This is one of several profiles of the people who make the Mission District what it is today. They are part of our My Mission Zine. You can buy a copy here.
Bhautik Joshi will be the first to tell you that he’s a total dork — for technology, photography, art and even dorkiness itself.
That’s why, when he discovered San Francisco’s misfit-friendly culture, Joshi and his family decided to put down roots on the outskirts of the Mission District, where they have lived for about a decade. But as a senior software engineer for photo-sharing site Flickr, Joshi has become acutely aware of the neighborhood’s smoldering culture war and his place within it.
The recent, massive influx of workers from the technology sector has long been blamed for indirectly raising real estate prices, which have displaced many longtime residents. When letters started popping up all over the Mission District in 2012, urging tech workers to leave, Joshi said it was a wake-up call in more ways than one.
“This has been happening for a while, right? It’s just that I’d never actually seen it,” he said. “And I looked at it and thought, ‘I guess this feasibly applies to me.’ ”
But, instantly, he also understood the value of art as a form of activism.
“How else do you get such easy access to the issues that are present in the community?” he said.
Since then, Joshi has often walked through the neighborhood’s alleys where murals run from end to end, in hopes of encountering artists at work. When he comes across them, he shoots their portraits and gets them to talk about themselves — it’s Joshi’s way of examining the city’s internal tensions from yet another angle.
To Joshi, those artists may be the most tragic casualties of the city’s housing affordability crisis, since their departure could cheat his peers out of the same eye-opening moment that he experienced.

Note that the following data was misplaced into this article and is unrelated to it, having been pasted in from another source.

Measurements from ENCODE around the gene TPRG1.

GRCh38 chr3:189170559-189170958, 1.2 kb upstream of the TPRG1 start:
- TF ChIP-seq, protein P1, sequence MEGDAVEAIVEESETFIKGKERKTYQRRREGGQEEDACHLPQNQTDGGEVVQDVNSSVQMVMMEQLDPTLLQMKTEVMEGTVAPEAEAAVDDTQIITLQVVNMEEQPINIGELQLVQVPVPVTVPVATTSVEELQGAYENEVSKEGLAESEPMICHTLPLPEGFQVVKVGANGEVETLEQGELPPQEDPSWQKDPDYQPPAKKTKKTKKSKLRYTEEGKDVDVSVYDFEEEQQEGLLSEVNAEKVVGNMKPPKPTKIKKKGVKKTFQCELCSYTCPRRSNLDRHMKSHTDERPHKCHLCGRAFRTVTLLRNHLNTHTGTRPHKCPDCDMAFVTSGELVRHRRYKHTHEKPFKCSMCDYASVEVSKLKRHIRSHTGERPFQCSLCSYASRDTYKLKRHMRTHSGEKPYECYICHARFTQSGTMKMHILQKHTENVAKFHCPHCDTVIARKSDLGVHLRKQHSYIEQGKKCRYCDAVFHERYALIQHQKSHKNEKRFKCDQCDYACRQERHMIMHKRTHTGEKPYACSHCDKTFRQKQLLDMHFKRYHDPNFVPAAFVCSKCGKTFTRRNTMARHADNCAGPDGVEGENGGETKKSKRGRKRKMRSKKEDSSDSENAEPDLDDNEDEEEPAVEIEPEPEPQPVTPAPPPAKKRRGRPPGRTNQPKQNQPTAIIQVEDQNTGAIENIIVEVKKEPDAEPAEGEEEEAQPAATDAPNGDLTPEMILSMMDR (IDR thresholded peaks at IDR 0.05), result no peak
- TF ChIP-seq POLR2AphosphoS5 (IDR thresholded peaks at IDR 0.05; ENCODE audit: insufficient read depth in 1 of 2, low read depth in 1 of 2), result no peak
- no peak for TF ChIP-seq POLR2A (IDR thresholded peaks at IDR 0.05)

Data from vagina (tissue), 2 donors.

Joshi said he worries most about the people who are “so inoculated by the belief that tech is egalitarian, that they don’t recognize their own biases.”
He originally shared that egalitarian mindset. He had attended university at New South Wales, Australia, directly following high school, ultimately earning a master’s degree in medical and biomedical engineering, and then a PhD in the same field soon after. Then, he almost immediately set off to work in San Francisco’s tech sector in 2007, at Industrial Light and Magic.
At the time, he said, “I felt very strongly that you can do anything you like if you put your mind to it.”
But, living on the border between the Mission District and Potrero Hill, and taking the long bus ride to his job in the Presidio every day, he suddenly found himself interacting with “real people, frankly,” for the first time, he said. Some were well-off. Others were poor and uneducated. The more people he met, the less valid his worldview seemed. It needed amending.
Yes, he concluded, most people were capable of great feats, but only if they had two things first: the inclination, and ample free time.
Joshi witnessed that first-hand when he volunteered as a photography instructor at First Exposures, a mentoring program for teenagers with troubled backgrounds.
“Some of them were just creative geniuses,” he said. But because they came from low-income families, some of the kids worked part-time jobs to help their parents pay the bills, and they had trouble keeping up with the class schedule.
“In an environment where they would have the free time, they would thrive and be amazing. But the practical reality is that the situation they’re in — stuff that they have almost no control over — prevents them from achieving their massive potential.”
Joshi, on the other hand, knows where he’ll get his next meal, and that he’ll probably never have trouble supporting his family. He worries that his level of comfort is a barrier to relating to people, he said.
“How do you have empathy with someone who is being evicted from their house? How? That situation is alien to me. And it’s not because I don’t care — I imagine that it would be horrible, but I just don’t know what it’s like.”
But few are entirely safe from the city’s burning real estate market, and someday Joshi and his family might have to leave their building, which does not grant them rent control. The Bayview-Hunters Point area is a likely destination, he said, though he suspects that his new neighbors might see him as a gentrifying interloper.
“And that’s rough,” he said. “The burden is on us, to show our neighbors that we care.”